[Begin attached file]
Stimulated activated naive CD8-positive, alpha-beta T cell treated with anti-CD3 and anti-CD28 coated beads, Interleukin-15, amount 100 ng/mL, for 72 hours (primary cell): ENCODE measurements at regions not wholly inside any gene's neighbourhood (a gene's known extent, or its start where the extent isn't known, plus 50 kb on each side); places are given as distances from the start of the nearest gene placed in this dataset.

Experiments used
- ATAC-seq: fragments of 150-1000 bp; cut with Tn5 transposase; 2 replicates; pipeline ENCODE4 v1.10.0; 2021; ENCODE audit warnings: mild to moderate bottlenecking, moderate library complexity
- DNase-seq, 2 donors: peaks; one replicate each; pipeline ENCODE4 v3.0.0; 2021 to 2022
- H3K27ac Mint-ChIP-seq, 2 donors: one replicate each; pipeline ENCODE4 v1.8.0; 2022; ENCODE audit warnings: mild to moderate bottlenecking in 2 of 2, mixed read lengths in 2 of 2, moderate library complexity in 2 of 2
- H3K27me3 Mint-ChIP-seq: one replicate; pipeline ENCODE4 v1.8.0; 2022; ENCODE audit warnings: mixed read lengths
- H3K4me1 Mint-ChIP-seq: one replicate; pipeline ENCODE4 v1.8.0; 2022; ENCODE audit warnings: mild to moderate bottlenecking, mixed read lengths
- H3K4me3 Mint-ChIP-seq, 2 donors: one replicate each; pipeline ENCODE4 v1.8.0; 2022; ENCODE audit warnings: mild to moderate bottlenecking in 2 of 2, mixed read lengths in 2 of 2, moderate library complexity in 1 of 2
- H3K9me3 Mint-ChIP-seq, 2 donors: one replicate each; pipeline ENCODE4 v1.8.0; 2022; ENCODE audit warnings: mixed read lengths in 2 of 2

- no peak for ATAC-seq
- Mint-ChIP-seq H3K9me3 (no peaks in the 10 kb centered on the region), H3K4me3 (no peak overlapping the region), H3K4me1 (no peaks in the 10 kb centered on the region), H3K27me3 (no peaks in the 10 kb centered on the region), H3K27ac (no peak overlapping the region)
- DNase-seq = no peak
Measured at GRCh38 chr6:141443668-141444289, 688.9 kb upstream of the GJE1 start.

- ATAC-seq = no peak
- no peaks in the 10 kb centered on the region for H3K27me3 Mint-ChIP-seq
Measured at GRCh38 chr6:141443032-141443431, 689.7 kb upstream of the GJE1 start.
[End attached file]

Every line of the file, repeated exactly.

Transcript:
Stimulated activated naive CD8-positive, alpha-beta T cell treated with anti-CD3 and anti-CD28 coated beads, Interleukin-15, amount 100 ng/mL, for 72 hours (primary cell): ENCODE measurements at regions not wholly inside any gene's neighbourhood (a gene's known extent, or its start where the extent isn't known, plus 50 kb on each side); places are given as distances from the start of the nearest gene placed in this dataset.

Experiments used
- ATAC-seq: fragments of 150-1000 bp; cut with Tn5 transposase; 2 replicates; pipeline ENCODE4 v1.10.0; 2021; ENCODE audit warnings: mild to moderate bottlenecking, moderate library complexity
- DNase-seq, 2 donors: peaks; one replicate each; pipeline ENCODE4 v3.0.0; 2021 to 2022
- H3K27ac Mint-ChIP-seq, 2 donors: one replicate each; pipeline ENCODE4 v1.8.0; 2022; ENCODE audit warnings: mild to moderate bottlenecking in 2 of 2, mixed read lengths in 2 of 2, moderate library complexity in 2 of 2
- H3K27me3 Mint-ChIP-seq: one replicate; pipeline ENCODE4 v1.8.0; 2022; ENCODE audit warnings: mixed read lengths
- H3K4me1 Mint-ChIP-seq: one replicate; pipeline ENCODE4 v1.8.0; 2022; ENCODE audit warnings: mild to moderate bottlenecking, mixed read lengths
- H3K4me3 Mint-ChIP-seq, 2 donors: one replicate each; pipeline ENCODE4 v1.8.0; 2022; ENCODE audit warnings: mild to moderate bottlenecking in 2 of 2, mixed read lengths in 2 of 2, moderate library complexity in 1 of 2
- H3K9me3 Mint-ChIP-seq, 2 donors: one replicate each; pipeline ENCODE4 v1.8.0; 2022; ENCODE audit warnings: mixed read lengths in 2 of 2

- no peak for ATAC-seq
- Mint-ChIP-seq H3K9me3 (no peaks in the 10 kb centered on the region), H3K4me3 (no peak overlapping the region), H3K4me1 (no peaks in the 10 kb centered on the region), H3K27me3 (no peaks in the 10 kb centered on the region), H3K27ac (no peak overlapping the region)
- DNase-seq = no peak
Measured at GRCh38 chr6:141443668-141444289, 688.9 kb upstream of the GJE1 start.

- ATAC-seq = no peak
- no peaks in the 10 kb centered on the region for H3K27me3 Mint-ChIP-seq
Measured at GRCh38 chr6:141443032-141443431, 689.7 kb upstream of the GJE1 start.